cover56This episode includes the following segments: A Little Bit of Learning, Ever-expanding Skill Set, The Front Porch, Yarn Lover at Large, Chin Waggin’, and Double Happiness. I draw the winners for the September Bulk Bins Cook-along and a copy of Knockout Knits. You’ll find out about Maggie Jackson’s visit to my local yarn shop, Mountain Knits & Pearls.


Yarn Lover at Large



Chia Seed Breakfast Pudding

chiaChia seeds pack a big punch of protein and fiber. Perhaps that’s what made them a favorite with Aztec warriors. I’ve been making a breakfast pudding with 1/3 c chia seeds and 3/4 c organic vanilla rice milk. I add a bit of honey, maple syrup, or organic sugar to each serving. Place these ingredients in a single serving dish. Shake well, and refrigerate overnight. I make three servings at a time for a quick breakfast that I can eat once I get to work. My favorite topping for this dish is a sprinkling of coconut flakes and dried cranberries. Yum.

Episode 55: Mellowing Agents

cover55In this episode, I announce the winners of Asymmetri-CAL prizes. If you hear your Ravelry user name announced on the show, please send me a PM with your full name and mailing address. Use “Winner!” in the subject line. Segments in this episode include: Ever-expading Skill Set, Yarn Lover at Large, and Double Happiness.



Thank you to the generous folks who contributed prizes and congratulations to everyone who completed a project during Yarns at Yin Hoo’s first craft-along. For anyone interested in further exploration of asymmetrical design, have a listen to Episode 28 of Ewe University, in which Dr. Kelly discusses Human Aesthetic Preferences.

Simone Eich of WOLLWERK designs

Patricia of Beesybee Fibers

Maggie of Maggie’s Corner Dot Org

Sherry of Spinner’s End Farm

Cindy of Conversational Threads

Susan of A Riot of Color

Ever-expanding Skill Set

catsup5During a weekend visit to Vermont, I helped my sister turn the last of her tomato harvest into catsup. This is a long process because the product that goes into jars has been reduced to less than twenty-five percent of its original volume. First, we removed tomato stems and washed the tomatoes in Jessie’s gorgeous farmhouse sink.

catsup1Next, we added the tomatoes to the largest pot on the homestead. Jessie reached in to give some of them a squish. We added a minimal amount of water to the pot — just enough to start the cooking process without burning the tomatoes at the bottom of the pot. Behind Jessie is the control center for the farmstead’s solar power.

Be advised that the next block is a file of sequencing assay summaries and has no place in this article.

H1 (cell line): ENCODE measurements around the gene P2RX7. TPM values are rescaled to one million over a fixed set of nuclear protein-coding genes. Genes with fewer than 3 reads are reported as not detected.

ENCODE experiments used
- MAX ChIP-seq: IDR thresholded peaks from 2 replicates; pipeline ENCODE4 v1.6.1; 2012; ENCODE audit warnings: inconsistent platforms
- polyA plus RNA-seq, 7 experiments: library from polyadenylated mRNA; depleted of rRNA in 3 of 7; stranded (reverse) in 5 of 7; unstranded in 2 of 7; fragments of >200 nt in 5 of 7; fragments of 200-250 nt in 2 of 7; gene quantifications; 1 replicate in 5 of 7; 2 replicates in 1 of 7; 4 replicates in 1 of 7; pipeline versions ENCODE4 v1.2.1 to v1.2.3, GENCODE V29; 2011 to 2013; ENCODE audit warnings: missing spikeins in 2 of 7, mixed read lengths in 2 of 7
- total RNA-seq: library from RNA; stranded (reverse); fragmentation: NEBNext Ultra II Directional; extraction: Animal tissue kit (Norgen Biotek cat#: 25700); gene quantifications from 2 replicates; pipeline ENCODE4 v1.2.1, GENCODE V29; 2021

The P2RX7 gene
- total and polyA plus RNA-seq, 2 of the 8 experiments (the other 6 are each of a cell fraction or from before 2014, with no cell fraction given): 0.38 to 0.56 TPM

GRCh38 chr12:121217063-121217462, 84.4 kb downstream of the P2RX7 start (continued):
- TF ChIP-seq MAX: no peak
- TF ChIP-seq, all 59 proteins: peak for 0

catsup3Once the tomatoes had cooked down enough to release their juices, we set up the Squeezo in the yard. This contraption removes seeds, skins and unripened tomato from the delicious juice and pulp. It’s fun to use the Squeezo, but very messy, so it’s a good thing we had such a nice day to work outside.

While Jessie attended to her other chores, I kept the fire going and stirred the pot while the tomato sauce reduced, gradually, to a catsup consistency. I kept myself busy with my drop spindle for a full afternoon and the next morning too. My job of fire duty was made easy by the beautiful scenery, sunshine, and cool breezes.


Cooking over a fire keeps heat and mess out of the kitchen, reduces the need for expensive propane, and imparts a delicious smoky flavor to the catsup. Jessie added spices and several onions which had been diced, caramelized, and put through a food mill.

catsup4Once the catsup had reduced enough to fill a small pot, we took it back inside to continue reducing on the stovetop. It’s difficult to keep the mixture from burning since the heat of a campfire is difficult to control. In this photo, you can see some of Jessie’s other canned products.

Yarn Lover at Large

duckherdingI was delighted with the Southern Adirondack Fiber Festival in Greenwich, NY. The assortment of vendors was fabulous, the pumpkin ice cream was delicious, and the fairgrounds were lively without being crowded. Summer, an Australian shepherd, entertained the crowd with her duck herding skills. The fiber show and sale was incredibly organized so that even the uninitiated (like me) could appreciate the categories and breeds represented.  I highly recommend this festival and hope to attend again next year.


Here is a list of the vendors from whom I made purchases:

Spinner’s Hill

Fat Cat Knits

Amity Farm Batik

St. Mary’s on the Hill

Battenkill Fibers

innerspaceREGISTER for Classes and Workshops at The Inner Space

Beginning Spindling

Meditative Spindling

Spindling the Chakras

Ekphrasis: A One-day Creative Wellness Retreat


Double Happiness

Geraldine R. Dodge Poetry Festival - October 23-26 in Newark, NJ

Part of Eve’s Discussion” by Marie Howe